The empire of Alain de Botton

21d5ea5d-c9dd-4b69-a471-ce3f4ea70e44Sam Knight at the Financial Times:

So why do you infuriate so many people? I asked. We were back in the lecture theatre, alone. De Botton had just led a quick tour of the Rijksmuseum’s “Gallery of Honour”, followed by television cameras. Like many of his most ambitious projects, Art is Therapy has received some poisonous reviews. “De Botton’s evangelising and his huckster’s sincerity make him the least congenial gallery guide imaginable,” wrote the Guardian’s art critic Adrian Searle. Such hostility has stalked de Botton since his breakout hit How Proust Can Change Your Life was published in 1997. “This reviewer was, unfortunately, intensely irritated by many aspects of de Botton’s thesis, finding it superficial, often contrived and at times patronising,” wrote Teresa Waugh in the Spectator. That morning, a Dutch journalist had turned to me and said: “I suppose he sees himself as a modern Socrates, going around and annoying everybody.”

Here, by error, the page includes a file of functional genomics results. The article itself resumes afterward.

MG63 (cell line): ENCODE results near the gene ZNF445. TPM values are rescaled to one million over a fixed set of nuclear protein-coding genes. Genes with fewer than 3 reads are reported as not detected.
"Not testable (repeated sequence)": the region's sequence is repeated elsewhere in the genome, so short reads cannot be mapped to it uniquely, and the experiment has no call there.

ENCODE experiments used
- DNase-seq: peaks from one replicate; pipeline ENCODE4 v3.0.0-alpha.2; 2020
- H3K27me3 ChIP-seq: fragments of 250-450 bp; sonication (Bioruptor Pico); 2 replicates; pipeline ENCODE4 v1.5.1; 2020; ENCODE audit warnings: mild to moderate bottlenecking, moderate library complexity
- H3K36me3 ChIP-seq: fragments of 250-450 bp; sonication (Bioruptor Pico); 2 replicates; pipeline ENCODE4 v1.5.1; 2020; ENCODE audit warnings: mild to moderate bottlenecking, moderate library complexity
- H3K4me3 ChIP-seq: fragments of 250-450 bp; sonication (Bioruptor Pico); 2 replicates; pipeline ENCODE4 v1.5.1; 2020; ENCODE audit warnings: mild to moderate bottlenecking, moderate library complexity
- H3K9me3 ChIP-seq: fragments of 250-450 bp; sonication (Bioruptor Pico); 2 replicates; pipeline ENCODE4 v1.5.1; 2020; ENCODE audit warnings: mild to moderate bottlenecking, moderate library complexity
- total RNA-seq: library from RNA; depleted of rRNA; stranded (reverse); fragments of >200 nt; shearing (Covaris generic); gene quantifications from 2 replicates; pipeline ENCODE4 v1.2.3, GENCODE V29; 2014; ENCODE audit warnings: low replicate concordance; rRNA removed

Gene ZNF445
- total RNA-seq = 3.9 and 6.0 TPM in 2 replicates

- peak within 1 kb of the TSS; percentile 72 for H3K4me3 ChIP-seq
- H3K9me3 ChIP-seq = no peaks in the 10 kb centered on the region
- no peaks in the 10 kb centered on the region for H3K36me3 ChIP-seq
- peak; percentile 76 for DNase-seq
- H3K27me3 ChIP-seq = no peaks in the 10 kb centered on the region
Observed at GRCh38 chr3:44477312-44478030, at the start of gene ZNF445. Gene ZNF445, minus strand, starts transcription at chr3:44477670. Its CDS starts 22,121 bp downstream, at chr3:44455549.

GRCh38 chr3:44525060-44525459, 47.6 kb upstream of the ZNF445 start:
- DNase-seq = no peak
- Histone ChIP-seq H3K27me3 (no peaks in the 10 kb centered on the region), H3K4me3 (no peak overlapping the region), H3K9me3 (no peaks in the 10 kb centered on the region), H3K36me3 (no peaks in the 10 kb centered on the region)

Early negative reviews of his work, by Proust professors and philosophy dons, devastated him, admitted de Botton. “It was very surprising and upsetting. Then my wife, who is very wise, said to me, ‘It’s obvious, this is a fight.’ This is a turf war, and the battle is about what culture should mean to us.”

more here.